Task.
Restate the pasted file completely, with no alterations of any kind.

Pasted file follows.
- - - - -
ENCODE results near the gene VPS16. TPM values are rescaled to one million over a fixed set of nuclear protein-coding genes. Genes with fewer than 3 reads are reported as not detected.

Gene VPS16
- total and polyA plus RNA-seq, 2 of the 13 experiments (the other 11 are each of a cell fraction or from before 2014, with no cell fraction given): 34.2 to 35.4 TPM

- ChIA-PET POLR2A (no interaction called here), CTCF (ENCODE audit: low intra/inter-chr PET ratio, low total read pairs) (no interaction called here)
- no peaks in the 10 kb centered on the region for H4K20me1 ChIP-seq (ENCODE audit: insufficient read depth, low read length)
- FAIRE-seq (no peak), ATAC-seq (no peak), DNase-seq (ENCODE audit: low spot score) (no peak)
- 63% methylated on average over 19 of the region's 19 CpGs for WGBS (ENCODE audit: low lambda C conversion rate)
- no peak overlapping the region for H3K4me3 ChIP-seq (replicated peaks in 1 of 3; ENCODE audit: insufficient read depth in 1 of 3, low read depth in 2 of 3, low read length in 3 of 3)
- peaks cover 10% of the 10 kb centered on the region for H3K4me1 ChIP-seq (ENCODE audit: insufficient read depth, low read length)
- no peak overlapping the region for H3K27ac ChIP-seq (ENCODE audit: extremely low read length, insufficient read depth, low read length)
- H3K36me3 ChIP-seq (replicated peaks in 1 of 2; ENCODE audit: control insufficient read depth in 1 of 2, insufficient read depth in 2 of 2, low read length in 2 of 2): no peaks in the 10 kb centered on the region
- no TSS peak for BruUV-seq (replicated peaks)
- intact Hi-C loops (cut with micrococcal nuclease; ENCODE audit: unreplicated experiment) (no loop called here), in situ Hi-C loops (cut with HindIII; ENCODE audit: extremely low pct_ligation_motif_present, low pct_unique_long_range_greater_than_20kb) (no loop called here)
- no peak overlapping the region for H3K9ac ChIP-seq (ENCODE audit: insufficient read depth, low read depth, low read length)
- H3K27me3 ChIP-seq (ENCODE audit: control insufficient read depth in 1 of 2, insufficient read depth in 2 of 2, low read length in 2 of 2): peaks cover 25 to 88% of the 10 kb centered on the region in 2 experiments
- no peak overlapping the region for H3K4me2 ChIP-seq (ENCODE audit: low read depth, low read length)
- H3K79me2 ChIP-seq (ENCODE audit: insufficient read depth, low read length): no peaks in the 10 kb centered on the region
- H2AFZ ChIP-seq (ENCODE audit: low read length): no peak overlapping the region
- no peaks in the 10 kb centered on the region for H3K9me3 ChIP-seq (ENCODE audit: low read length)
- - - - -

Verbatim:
ENCODE results near the gene VPS16. TPM values are rescaled to one million over a fixed set of nuclear protein-coding genes. Genes with fewer than 3 reads are reported as not detected.

Gene VPS16
- total and polyA plus RNA-seq, 2 of the 13 experiments (the other 11 are each of a cell fraction or from before 2014, with no cell fraction given): 34.2 to 35.4 TPM

- ChIA-PET POLR2A (no interaction called here), CTCF (ENCODE audit: low intra/inter-chr PET ratio, low total read pairs) (no interaction called here)
- no peaks in the 10 kb centered on the region for H4K20me1 ChIP-seq (ENCODE audit: insufficient read depth, low read length)
- FAIRE-seq (no peak), ATAC-seq (no peak), DNase-seq (ENCODE audit: low spot score) (no peak)
- 63% methylated on average over 19 of the region's 19 CpGs for WGBS (ENCODE audit: low lambda C conversion rate)
- no peak overlapping the region for H3K4me3 ChIP-seq (replicated peaks in 1 of 3; ENCODE audit: insufficient read depth in 1 of 3, low read depth in 2 of 3, low read length in 3 of 3)
- peaks cover 10% of the 10 kb centered on the region for H3K4me1 ChIP-seq (ENCODE audit: insufficient read depth, low read length)
- no peak overlapping the region for H3K27ac ChIP-seq (ENCODE audit: extremely low read length, insufficient read depth, low read length)
- H3K36me3 ChIP-seq (replicated peaks in 1 of 2; ENCODE audit: control insufficient read depth in 1 of 2, insufficient read depth in 2 of 2, low read length in 2 of 2): no peaks in the 10 kb centered on the region
- no TSS peak for BruUV-seq (replicated peaks)
- intact Hi-C loops (cut with micrococcal nuclease; ENCODE audit: unreplicated experiment) (no loop called here), in situ Hi-C loops (cut with HindIII; ENCODE audit: extremely low pct_ligation_motif_present, low pct_unique_long_range_greater_than_20kb) (no loop called here)
- no peak overlapping the region for H3K9ac ChIP-seq (ENCODE audit: insufficient read depth, low read depth, low read length)
- H3K27me3 ChIP-seq (ENCODE audit: control insufficient read depth in 1 of 2, insufficient read depth in 2 of 2, low read length in 2 of 2): peaks cover 25 to 88% of the 10 kb centered on the region in 2 experiments
- no peak overlapping the region for H3K4me2 ChIP-seq (ENCODE audit: low read depth, low read length)
- H3K79me2 ChIP-seq (ENCODE audit: insufficient read depth, low read length): no peaks in the 10 kb centered on the region
- H2AFZ ChIP-seq (ENCODE audit: low read length): no peak overlapping the region
- no peaks in the 10 kb centered on the region for H3K9me3 ChIP-seq (ENCODE audit: low read length)